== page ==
Let’s use a retail store as an example, consider the following customer types:
People that are shopping for themselves, People that are shopping for their kids, People that are shopping for a gift, People that are return customers and are looking for information on their recent order, etc.
What content are they trying to find immediately on your website? That content should be clearly and quickly available to your customers.
3: Conduct User Research
- Review your site’s google analytics (if you have an account set-up) and see what pages are the most popular, what pages are least popular by comparison and what pages have the highest bounce rate.
- View the search inquiries people make on your site (possible via Google Analytics)
- View google search console reports to see the queries people are making to reach your site
- Add a website feedback form on your website or send out a website survey to learn more about how people use your website and what they are looking for
4: Card Sort the Information Architecture of Your Website
Card sorting for Strand Bookstore from this Medium article
I recommend getting hands on with this part of the project! Get colored index cards and literally lay out the architecture of your site. Rearrange the index cards in a variety of methods. I recommend that you rearrange the information architecture for each audience type so you can consider different approaches.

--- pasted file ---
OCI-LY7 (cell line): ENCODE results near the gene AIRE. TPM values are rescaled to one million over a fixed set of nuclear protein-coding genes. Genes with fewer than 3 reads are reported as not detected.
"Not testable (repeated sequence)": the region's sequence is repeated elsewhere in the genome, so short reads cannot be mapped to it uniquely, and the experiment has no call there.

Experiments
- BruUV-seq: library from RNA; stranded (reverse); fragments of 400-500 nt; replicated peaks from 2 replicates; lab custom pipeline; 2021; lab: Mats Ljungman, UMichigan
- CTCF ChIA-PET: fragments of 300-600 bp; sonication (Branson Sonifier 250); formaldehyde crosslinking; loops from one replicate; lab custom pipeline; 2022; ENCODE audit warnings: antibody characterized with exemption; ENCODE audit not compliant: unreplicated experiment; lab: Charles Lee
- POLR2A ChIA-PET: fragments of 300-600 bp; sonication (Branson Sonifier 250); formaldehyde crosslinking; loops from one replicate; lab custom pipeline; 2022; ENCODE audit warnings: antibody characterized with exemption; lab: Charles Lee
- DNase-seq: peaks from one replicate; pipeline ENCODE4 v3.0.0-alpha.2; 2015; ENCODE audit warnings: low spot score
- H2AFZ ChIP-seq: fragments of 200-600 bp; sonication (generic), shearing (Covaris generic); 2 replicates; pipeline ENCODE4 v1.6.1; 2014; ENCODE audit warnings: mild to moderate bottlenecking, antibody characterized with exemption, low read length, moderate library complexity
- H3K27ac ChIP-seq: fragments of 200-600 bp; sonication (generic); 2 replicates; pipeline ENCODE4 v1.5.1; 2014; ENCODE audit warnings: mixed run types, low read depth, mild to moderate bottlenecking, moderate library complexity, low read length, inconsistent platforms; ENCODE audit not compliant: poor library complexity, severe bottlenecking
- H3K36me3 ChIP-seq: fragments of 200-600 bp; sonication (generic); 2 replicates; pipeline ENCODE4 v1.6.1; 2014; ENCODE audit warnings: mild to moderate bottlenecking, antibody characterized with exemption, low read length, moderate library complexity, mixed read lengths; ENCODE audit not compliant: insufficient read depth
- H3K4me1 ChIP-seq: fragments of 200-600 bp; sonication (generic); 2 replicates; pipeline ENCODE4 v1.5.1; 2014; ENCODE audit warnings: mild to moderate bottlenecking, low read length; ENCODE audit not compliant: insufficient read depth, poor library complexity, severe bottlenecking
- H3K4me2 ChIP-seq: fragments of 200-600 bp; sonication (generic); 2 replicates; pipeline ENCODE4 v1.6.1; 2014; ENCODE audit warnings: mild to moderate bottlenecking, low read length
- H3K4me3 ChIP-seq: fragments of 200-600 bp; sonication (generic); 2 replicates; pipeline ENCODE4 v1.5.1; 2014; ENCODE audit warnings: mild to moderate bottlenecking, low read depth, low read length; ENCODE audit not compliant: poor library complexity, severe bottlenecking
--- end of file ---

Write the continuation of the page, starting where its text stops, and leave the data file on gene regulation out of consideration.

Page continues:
5: Finalize your new site architecture & Monitor the Results
After you have considered the user research you’ve collected and gone through multiple iterations of your site’s information architecture, it’s time to choose the path of your site’s new information architecture.
Update your main menu, footer menu, sidebar menus, etc. with your new approach.
After you have made these updates, monitor your site’s performance.
Welcome Feedback. Make sure you have a “website feedback” form available on your website. Also, always ask customers if they had any difficulty finding what they were looking for as you provide general customer support.
Keep an Eye on Your Analytics & Search Queries. Check your site’s analytics on a weekly basis for the first few months after a major information architecture update. Look for improvements in bounce rate (when people leave your website) and conversion rate. Also keep an eye on the search queries of your website — have they changed since your recent information architecture audit or stayed the same? Are people still typing in “help” with no luck?
Based on user feedback and analytics, stay nimble and make tweaks and changes to the information architecture. Luckily websites are forever editable — so keep at it!
6: Conduct Seasonal Mini Information Architecture Audits
People will be searching for different content on your site based on the “seasons” of your business. Before you roll out a new course, giveaway or flash sale — make sure that your information architecture provides the most relevant and current information on your site. Don’t have your new course info or giveaway terms buried in the second dropdown of your main menu.
When your promotion is over, return your site’s information architecture back to it’s normal “evergreen” state.